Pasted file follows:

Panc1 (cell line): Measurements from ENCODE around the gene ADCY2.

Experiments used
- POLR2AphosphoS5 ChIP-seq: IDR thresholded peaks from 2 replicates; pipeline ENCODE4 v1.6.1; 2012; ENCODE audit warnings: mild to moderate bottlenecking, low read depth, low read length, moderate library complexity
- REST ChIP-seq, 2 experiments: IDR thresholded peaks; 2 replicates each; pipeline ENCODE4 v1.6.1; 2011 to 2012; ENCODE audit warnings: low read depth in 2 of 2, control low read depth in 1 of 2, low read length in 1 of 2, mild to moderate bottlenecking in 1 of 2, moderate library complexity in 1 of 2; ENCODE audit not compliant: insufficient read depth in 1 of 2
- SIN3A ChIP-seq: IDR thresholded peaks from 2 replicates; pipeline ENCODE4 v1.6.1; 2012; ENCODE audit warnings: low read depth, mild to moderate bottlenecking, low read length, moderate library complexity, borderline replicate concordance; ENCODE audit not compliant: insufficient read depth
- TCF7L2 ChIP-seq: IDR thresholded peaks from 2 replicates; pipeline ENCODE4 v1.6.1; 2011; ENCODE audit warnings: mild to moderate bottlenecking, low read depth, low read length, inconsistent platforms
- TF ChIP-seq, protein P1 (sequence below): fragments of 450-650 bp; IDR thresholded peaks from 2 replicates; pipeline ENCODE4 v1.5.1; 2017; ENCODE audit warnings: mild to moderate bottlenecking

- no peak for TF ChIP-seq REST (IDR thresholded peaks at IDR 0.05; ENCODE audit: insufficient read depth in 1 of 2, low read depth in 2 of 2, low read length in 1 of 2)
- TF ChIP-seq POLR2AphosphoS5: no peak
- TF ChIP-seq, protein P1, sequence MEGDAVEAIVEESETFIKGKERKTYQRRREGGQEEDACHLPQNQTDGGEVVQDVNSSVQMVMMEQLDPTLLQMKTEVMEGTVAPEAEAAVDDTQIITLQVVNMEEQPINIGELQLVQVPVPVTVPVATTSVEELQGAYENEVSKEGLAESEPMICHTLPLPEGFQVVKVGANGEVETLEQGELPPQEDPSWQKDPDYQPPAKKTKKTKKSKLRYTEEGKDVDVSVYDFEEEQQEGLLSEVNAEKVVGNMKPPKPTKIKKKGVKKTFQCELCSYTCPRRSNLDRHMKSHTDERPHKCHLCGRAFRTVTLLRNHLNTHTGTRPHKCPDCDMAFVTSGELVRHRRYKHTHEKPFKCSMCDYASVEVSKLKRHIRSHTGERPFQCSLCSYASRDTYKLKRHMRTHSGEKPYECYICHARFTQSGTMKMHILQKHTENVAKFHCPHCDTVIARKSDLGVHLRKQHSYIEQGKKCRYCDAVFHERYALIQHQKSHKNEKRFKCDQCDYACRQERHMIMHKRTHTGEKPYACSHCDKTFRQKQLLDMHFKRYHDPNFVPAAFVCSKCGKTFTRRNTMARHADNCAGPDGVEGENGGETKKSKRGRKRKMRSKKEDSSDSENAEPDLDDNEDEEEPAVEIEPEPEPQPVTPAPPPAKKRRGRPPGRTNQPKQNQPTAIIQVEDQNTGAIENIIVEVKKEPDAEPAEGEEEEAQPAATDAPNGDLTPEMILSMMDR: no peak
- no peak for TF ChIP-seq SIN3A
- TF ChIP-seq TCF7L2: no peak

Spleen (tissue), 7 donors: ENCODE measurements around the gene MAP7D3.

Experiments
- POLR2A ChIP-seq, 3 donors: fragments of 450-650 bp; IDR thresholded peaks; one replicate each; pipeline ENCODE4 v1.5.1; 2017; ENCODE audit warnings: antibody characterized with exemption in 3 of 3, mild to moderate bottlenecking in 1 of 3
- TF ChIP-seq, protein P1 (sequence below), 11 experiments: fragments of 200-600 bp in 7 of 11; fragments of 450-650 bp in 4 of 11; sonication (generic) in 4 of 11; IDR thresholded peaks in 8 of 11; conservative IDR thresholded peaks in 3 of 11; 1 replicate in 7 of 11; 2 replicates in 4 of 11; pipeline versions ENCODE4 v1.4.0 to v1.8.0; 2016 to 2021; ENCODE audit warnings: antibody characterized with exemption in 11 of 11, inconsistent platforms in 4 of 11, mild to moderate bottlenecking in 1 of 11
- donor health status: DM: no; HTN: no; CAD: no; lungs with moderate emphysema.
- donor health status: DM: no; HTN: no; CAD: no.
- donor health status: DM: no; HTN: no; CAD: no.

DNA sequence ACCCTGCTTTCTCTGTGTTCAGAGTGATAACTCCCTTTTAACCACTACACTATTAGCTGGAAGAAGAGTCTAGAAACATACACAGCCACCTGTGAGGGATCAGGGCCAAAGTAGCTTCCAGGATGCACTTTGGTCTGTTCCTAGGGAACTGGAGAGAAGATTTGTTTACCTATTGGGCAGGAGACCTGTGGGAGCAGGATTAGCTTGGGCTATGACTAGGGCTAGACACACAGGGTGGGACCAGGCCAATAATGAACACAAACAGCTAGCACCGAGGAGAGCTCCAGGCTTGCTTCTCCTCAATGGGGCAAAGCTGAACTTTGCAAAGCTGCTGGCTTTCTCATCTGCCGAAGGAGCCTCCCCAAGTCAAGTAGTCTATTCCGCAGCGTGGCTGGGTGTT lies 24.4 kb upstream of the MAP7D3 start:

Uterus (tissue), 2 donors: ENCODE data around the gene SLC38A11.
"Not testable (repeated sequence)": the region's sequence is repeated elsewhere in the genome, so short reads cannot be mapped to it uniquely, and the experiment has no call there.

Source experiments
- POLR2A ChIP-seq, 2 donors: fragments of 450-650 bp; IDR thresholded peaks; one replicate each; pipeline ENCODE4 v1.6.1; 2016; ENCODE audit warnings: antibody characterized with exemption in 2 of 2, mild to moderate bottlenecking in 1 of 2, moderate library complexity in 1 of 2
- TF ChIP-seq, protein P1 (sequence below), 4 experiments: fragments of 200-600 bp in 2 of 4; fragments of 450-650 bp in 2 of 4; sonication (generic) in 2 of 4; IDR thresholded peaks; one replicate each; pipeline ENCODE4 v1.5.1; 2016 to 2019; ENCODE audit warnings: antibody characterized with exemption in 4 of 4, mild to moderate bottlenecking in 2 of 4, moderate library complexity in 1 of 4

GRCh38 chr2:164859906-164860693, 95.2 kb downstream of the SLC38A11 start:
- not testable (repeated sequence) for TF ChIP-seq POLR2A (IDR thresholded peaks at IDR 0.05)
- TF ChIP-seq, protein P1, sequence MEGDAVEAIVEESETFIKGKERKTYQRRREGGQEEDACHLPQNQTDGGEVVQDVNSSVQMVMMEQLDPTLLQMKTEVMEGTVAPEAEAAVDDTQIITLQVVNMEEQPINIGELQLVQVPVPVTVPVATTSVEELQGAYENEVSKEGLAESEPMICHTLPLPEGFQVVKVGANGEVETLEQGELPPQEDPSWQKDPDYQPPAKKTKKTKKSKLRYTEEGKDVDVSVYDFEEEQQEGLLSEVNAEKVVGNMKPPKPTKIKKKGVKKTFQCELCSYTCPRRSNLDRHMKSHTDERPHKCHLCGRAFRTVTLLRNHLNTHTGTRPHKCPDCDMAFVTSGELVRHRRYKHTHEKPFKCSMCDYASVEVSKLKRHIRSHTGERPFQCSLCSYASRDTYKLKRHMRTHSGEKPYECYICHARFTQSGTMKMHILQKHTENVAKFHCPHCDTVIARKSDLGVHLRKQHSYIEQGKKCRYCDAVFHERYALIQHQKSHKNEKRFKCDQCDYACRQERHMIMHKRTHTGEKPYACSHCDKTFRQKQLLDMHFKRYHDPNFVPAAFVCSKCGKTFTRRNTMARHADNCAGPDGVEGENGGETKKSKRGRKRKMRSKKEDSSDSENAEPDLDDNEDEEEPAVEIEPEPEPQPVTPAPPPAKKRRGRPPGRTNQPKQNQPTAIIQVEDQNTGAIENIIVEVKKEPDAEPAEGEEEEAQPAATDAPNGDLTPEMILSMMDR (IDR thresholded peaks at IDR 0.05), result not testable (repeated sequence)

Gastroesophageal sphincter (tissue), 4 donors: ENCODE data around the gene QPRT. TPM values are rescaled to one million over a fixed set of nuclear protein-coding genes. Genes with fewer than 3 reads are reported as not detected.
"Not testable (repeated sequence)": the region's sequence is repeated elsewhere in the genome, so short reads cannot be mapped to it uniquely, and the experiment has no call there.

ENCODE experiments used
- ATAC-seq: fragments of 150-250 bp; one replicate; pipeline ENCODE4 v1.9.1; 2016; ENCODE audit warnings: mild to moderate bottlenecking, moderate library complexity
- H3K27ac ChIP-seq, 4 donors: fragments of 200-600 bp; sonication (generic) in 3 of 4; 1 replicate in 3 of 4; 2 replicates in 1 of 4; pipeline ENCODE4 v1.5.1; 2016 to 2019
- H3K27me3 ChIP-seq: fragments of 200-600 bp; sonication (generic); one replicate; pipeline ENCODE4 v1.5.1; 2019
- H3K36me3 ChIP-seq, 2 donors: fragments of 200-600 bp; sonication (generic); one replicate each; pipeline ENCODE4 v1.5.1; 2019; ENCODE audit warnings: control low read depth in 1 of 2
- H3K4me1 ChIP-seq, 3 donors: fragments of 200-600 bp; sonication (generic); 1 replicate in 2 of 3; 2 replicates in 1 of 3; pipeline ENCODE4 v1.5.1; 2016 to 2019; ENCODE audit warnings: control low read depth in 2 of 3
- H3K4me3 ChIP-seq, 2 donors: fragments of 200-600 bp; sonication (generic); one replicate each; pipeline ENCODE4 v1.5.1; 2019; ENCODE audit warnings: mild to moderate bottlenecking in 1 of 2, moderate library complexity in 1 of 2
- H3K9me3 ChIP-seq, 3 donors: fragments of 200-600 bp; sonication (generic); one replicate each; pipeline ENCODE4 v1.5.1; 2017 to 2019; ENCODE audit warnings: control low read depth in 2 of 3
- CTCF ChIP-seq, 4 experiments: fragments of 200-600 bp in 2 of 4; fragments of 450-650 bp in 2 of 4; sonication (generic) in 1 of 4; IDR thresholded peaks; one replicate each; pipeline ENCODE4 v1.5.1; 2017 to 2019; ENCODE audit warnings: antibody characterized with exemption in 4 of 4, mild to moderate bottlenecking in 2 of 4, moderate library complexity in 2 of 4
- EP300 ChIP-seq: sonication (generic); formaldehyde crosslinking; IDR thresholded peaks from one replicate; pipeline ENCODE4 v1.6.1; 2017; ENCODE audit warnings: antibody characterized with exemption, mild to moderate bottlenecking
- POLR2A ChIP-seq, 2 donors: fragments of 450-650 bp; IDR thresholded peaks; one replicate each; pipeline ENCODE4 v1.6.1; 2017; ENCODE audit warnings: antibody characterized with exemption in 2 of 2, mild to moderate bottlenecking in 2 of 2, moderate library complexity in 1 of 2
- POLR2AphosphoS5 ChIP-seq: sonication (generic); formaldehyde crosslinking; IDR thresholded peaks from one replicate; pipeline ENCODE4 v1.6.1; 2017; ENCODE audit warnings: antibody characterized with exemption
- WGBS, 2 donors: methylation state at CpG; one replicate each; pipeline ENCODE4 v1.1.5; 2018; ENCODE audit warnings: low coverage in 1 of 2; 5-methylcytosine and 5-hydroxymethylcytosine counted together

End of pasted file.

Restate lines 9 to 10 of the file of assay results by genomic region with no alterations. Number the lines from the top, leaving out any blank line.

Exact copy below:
- TF ChIP-seq POLR2AphosphoS5: no peak
- TF ChIP-seq, protein P1, sequence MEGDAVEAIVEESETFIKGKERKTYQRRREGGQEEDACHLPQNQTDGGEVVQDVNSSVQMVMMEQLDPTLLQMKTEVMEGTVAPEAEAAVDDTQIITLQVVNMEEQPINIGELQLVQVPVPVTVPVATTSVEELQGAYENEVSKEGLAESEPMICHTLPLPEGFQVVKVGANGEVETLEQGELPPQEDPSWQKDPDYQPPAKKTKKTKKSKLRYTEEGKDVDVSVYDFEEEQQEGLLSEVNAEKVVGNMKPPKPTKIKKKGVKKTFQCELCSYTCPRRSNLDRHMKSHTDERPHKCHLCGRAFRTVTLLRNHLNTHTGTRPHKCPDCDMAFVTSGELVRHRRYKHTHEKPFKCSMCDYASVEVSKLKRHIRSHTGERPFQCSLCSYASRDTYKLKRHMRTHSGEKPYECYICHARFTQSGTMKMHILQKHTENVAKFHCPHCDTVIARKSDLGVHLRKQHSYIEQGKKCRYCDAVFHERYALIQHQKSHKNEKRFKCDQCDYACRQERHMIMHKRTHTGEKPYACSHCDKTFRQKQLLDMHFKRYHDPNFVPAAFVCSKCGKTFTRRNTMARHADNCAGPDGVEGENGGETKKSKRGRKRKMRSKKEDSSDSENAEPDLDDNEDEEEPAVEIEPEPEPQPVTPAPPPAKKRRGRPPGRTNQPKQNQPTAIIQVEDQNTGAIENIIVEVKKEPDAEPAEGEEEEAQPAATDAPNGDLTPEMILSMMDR: no peak